While Comixology is iOS-centric, it has recently been very bullish on Android, and is working out a better in-app purchasing experience with Google. But Steinberger admits that it all started with Apple.
"Without Apple, this market would not have happened," he said. "They created a sense for consumers that they should buy digital content on their devices. They make devices for image-rich content."
When asked about the future of digital comics, Steinberger said the first step is for publishers to get comfortable with day-and-date releases of digital copies. The risk is understandable--both retailers and publishers are afraid that sales would go down as a result.
"But we're getting a lot of data that as we're selling a lot of "Walking Dead" books, hard-copy sales of "Walking Dead" keep going up too," he said. "We're expanding the market, we're not destroying the retailer. We're helping them. It's beneficial for everyone to have all content available everywhere as soon as it can."
In fact, Comixology recently announced a digital affiliate storefront for retailers so retailers can start selling comics online, too. Steinberger claims that it's actually connected to the retailer revenue-wise, and it is in Comixology's interest for the retailer to do well.
Comixology also developed a publisher portal for self-publishers and independent creators. You can sign up, submit your books, set up the guided-view system, and use its own in-house software to create the digital comic. The book will then go on sale in the Comixology store. Obviously Comixology will take a percentage of sales and there might be an entrance fee, but it might be the easiest way to get your self-published book distributed.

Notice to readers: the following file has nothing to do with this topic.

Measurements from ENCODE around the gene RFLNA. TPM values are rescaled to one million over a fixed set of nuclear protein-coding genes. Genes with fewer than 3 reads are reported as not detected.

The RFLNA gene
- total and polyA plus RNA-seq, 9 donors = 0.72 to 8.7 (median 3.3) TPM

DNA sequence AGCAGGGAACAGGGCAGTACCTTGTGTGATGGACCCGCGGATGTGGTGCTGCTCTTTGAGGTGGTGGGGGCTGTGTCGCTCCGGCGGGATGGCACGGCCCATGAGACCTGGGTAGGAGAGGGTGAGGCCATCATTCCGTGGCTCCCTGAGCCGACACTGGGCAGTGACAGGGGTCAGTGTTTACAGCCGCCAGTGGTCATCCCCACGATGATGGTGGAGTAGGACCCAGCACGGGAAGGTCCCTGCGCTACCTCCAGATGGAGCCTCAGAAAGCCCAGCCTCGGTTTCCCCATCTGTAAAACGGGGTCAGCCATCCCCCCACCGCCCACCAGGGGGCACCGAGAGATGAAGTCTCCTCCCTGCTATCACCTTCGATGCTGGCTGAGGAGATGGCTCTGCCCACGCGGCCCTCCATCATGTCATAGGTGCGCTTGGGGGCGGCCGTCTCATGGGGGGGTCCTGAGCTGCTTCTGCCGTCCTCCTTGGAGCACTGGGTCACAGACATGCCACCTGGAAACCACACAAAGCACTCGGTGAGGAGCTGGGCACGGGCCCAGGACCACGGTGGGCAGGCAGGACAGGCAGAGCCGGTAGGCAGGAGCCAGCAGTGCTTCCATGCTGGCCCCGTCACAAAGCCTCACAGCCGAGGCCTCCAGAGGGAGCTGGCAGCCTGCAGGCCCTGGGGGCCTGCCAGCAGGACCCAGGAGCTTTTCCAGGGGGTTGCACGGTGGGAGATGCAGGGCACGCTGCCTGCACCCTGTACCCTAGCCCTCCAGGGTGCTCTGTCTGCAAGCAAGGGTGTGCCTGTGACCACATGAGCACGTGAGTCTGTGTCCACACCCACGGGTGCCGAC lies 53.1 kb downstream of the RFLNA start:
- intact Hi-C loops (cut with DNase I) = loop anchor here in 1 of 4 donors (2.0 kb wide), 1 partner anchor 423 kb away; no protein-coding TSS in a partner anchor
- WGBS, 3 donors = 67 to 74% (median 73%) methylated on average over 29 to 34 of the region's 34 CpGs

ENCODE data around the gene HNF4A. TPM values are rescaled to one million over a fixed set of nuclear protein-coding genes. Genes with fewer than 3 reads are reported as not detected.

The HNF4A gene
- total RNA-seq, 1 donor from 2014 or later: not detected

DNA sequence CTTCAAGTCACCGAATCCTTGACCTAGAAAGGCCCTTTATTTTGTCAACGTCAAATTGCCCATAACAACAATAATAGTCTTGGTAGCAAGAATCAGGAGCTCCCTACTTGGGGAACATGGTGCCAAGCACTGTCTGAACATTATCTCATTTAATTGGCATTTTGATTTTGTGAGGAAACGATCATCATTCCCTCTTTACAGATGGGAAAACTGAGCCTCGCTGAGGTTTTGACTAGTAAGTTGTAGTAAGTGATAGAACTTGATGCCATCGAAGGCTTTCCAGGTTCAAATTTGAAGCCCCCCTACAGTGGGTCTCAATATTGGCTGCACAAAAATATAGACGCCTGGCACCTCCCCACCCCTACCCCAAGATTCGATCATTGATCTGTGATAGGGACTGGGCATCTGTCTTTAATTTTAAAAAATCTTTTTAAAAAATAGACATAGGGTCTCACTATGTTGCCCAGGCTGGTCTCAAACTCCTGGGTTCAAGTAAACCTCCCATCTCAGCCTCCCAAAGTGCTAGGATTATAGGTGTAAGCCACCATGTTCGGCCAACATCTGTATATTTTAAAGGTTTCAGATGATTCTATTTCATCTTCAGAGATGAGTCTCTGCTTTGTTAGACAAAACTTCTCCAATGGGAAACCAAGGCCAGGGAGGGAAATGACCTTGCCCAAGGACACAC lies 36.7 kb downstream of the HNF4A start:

"There's room for growth in the market," Steinberger said. "We still love print. We have walls of trade paperbacks and hardcovers in the office.
"But digital is for people who haven't read comics in 20 years because of too much bulk, or the people who travel who don't want to carry around books," he continued. "We've heard stories of comic fans who threw away their collections years ago to clear up space in the garage or the basement, and are now back because of us."
If you live in the San Francisco Bay Area, there will be a panel about digital comics at WonderCon at Moscone South this Friday, April 1, at 7 p.m. PT. in room 220. Panelists will include David Steinberger, who was interviewed for this article, as well as Micah Baldwin, CEO of Graphic.ly, and Michael Murphey, CEO of iVerse, another distributor of digital comics.